“The Host” is the bastard lovechild of “Godzilla and “The Royal Tenenbaums. It features a working class South Korean family of lovable and dysfunctional oddballs on a desperate mission to rescue one of their own after a giant catfish monster goes on the attack. Yes, this is a monster movie in the grand old tradition of “Godzilla” or “King Kong”. And it’s a damn good one at that. When the creature first attacks, it’s in broad daylight and it’s horrifying. You see the big, slimy bastard in all it’s glory from the get go, there are no shadows or editing tricks to hide him. The monster itself is disgusting and particularly wrathful, even after you’ve been watching it for over an hour, it’s appearances are still absolutely nerve wracking.  But saying that “The Host” is only a monster movie is a bit of a disservice. There’s a whole lot to unpack in it thematically, from an analysis of U.S. interventionism in Korea and environmentalism to a thinly veiled critique of the Iraq War. Like the commentary in some of Bong’s other films, it can all be pretty blatant. Making it all the more surprising that this movie is also laugh out loud funny. There’s a line of dialogue where a father claims he can sense his 35ish son’s mood by the smell and sound of his farts. Characters will make pratfall’s that would make Moe Howard gleam with joy. And in one of the most darkly comic scenes in film history, Bong shows us a scene of a family rolling on the ground weeping in despair and makes it absolutely hilarious.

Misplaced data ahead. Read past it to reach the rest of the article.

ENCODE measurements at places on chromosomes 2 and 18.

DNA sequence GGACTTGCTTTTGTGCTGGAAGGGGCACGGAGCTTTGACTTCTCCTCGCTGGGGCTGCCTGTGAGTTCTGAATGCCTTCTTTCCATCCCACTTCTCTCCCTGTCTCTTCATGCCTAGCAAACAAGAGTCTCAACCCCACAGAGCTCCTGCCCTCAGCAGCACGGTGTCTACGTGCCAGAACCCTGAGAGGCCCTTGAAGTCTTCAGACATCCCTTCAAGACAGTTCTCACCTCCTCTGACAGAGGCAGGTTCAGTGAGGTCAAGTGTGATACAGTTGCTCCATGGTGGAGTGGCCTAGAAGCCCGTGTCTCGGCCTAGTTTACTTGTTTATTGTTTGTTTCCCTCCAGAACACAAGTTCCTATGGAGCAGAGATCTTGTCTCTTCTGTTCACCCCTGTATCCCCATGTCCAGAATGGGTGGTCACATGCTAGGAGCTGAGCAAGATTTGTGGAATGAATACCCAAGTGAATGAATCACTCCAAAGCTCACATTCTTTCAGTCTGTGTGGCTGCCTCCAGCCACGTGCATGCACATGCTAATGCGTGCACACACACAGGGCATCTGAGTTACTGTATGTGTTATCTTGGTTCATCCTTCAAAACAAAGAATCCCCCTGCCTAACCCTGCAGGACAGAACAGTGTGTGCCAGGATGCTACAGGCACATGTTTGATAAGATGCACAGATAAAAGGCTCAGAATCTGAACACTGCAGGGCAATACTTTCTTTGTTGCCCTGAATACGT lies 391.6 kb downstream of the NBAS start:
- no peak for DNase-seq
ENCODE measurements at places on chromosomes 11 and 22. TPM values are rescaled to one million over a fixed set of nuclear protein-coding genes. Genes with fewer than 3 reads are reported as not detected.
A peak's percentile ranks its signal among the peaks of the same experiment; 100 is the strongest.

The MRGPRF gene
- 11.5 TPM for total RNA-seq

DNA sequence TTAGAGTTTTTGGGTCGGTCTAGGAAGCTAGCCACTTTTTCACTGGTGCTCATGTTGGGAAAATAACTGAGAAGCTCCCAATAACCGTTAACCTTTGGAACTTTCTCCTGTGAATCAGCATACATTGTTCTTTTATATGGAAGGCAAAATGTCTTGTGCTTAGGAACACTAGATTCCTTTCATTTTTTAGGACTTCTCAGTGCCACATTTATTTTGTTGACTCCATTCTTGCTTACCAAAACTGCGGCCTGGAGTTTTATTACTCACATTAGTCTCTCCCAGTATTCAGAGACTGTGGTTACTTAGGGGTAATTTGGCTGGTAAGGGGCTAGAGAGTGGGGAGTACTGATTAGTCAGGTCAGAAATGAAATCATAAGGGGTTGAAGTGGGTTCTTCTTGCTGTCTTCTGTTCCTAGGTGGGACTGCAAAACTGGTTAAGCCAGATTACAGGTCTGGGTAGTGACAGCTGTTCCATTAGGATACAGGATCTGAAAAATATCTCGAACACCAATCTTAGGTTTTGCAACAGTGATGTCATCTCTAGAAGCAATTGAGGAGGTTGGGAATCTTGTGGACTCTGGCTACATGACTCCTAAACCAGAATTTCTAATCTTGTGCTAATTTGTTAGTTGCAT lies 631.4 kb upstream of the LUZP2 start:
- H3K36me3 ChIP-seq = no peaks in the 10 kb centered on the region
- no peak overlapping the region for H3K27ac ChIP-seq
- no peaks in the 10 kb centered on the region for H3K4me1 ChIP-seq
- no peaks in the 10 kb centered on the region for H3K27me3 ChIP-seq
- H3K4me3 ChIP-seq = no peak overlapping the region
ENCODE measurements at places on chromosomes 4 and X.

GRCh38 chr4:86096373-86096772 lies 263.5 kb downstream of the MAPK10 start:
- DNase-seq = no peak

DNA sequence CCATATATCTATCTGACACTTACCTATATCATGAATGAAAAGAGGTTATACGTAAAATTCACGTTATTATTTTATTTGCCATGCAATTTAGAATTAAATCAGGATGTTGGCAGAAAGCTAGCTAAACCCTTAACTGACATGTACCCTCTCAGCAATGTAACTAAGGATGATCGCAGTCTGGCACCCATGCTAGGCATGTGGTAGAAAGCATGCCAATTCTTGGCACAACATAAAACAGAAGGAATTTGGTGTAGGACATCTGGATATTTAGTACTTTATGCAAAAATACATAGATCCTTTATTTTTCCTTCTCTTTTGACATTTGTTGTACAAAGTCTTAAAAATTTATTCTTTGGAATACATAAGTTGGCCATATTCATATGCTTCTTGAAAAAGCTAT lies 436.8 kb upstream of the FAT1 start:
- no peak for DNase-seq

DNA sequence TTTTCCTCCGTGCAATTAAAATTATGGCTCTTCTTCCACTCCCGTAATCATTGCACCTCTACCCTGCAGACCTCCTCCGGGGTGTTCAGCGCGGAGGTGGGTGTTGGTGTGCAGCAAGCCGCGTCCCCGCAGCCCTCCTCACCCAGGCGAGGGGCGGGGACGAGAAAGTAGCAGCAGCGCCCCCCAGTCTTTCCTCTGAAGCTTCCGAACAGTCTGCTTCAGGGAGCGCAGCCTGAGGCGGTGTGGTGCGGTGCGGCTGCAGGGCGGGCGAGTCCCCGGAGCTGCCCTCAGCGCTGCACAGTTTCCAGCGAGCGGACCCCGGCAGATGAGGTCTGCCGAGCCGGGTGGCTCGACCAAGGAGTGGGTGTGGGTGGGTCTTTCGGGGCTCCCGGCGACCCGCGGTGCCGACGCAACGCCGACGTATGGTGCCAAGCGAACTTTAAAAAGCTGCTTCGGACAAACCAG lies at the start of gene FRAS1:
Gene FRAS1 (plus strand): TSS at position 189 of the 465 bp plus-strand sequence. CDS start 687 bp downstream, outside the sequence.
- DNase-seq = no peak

Expect some quality time with this guy if you decide to take in a viewing of “The Host”.

While “The Host” and “Snowpiercer” are probably my favorite Bong Joon Ho films (thus getting bigger write-ups from me), don’t let that discourage you from checking out some of his other films. “Okja” sees a young girl go on a rescue mission to save her best friend, a giant, adorable, pig/hippo monster from the clutches of an evil corporation. “Memories of Murder” is another one worth watching, based on a true story, it follows two comically simple-minded detectives on the hunt for one of South Korea’s first serial killers. 

Bong Joon Ho is a master of all genres. Who else can hop so easily between them? Going from a true crime story to a rampaging mutant catfish to Captain America kicking ass on a future train to a girl and her adorable giant pig to a resourceful poor family bamboozling an oblivious rich family is quite a testament to the man’s skillBong is one of the only people alive who can take these ludicrous concepts and put them through such a thoughtful and entertaining lensMore so than anything else, and most importantly, he takes a jackhammer to the barrier between art films and blockbusters. The stories he tells are complex and offer passionate takes on everything from class struggles to environmentalismBut they’re always accessible, and they’re always entertaining. So if you’re willing to read some subtitles and make the jump outside of typical American genre-fare, give this magnificent bastard a shot. You might just find yourself diving headfirst into the wonderful world of South Korean cinema. For further viewing on that front, watch anything from Park Chan-wook or Kim Jee-woon. And if you want South Korea’s best entry into that “ex secret agent or assassin comes out of retirement to wreak havoc” genre I love so much, look no further than “The Man from Nowhere”. 

Article written by Blake Vickers